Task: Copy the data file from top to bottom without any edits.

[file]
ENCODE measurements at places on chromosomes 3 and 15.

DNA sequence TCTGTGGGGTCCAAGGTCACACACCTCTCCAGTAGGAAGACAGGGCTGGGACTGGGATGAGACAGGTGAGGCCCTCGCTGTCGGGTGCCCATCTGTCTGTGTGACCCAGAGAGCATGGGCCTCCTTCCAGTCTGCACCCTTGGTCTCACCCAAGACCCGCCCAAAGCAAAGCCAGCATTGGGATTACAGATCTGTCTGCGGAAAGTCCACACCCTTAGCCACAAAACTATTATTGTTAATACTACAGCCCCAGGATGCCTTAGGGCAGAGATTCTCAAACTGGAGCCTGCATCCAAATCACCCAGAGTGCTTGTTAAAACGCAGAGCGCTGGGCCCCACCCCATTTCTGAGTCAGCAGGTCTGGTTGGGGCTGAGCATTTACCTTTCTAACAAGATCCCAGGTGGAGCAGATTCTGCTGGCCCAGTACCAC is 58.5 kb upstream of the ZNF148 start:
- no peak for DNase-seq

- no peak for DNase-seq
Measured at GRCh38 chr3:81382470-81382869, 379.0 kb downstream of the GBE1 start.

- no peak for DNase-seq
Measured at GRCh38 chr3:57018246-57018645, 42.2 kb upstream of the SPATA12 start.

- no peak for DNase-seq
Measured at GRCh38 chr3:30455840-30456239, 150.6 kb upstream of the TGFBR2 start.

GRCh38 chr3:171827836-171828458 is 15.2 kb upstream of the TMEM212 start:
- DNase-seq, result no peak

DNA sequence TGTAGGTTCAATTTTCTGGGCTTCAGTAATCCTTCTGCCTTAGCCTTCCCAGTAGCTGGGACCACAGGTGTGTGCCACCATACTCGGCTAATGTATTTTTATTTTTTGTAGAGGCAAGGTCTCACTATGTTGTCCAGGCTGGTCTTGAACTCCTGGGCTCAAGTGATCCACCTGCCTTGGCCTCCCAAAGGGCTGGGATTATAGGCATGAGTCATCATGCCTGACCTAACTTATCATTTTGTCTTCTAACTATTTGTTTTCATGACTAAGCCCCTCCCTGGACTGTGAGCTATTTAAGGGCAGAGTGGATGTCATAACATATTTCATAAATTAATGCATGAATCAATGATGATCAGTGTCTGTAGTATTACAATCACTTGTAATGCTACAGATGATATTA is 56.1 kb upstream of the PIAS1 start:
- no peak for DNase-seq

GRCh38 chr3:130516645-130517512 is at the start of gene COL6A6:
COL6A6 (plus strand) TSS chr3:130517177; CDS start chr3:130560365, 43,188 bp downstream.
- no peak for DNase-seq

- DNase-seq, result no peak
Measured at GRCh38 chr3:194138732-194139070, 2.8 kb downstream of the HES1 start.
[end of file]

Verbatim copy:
ENCODE measurements at places on chromosomes 3 and 15.

DNA sequence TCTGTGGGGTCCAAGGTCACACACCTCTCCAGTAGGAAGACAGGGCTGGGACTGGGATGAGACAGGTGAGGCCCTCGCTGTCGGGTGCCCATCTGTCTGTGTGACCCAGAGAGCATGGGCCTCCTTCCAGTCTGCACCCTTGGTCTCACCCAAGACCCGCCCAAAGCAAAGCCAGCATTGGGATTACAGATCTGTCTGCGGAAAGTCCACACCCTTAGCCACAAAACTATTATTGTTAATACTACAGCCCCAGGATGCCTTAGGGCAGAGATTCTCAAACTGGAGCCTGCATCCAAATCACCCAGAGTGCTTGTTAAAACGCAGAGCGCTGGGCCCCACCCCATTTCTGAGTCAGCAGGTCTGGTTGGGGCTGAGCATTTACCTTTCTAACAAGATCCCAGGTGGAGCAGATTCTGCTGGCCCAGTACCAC is 58.5 kb upstream of the ZNF148 start:
- no peak for DNase-seq

- no peak for DNase-seq
Measured at GRCh38 chr3:81382470-81382869, 379.0 kb downstream of the GBE1 start.

- no peak for DNase-seq
Measured at GRCh38 chr3:57018246-57018645, 42.2 kb upstream of the SPATA12 start.

- no peak for DNase-seq
Measured at GRCh38 chr3:30455840-30456239, 150.6 kb upstream of the TGFBR2 start.

GRCh38 chr3:171827836-171828458 is 15.2 kb upstream of the TMEM212 start:
- DNase-seq, result no peak

DNA sequence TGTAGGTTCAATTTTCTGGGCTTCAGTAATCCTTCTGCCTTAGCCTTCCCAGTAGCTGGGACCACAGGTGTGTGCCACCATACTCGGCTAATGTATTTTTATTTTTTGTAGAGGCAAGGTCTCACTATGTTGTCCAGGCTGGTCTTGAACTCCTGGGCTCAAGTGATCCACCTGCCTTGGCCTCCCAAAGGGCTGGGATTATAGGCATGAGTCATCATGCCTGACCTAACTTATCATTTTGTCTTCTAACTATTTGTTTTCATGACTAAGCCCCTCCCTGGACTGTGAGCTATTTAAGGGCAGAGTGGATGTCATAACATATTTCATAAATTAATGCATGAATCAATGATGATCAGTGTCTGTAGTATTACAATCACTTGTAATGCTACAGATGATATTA is 56.1 kb upstream of the PIAS1 start:
- no peak for DNase-seq

GRCh38 chr3:130516645-130517512 is at the start of gene COL6A6:
COL6A6 (plus strand) TSS chr3:130517177; CDS start chr3:130560365, 43,188 bp downstream.
- no peak for DNase-seq

- DNase-seq, result no peak
Measured at GRCh38 chr3:194138732-194139070, 2.8 kb downstream of the HES1 start.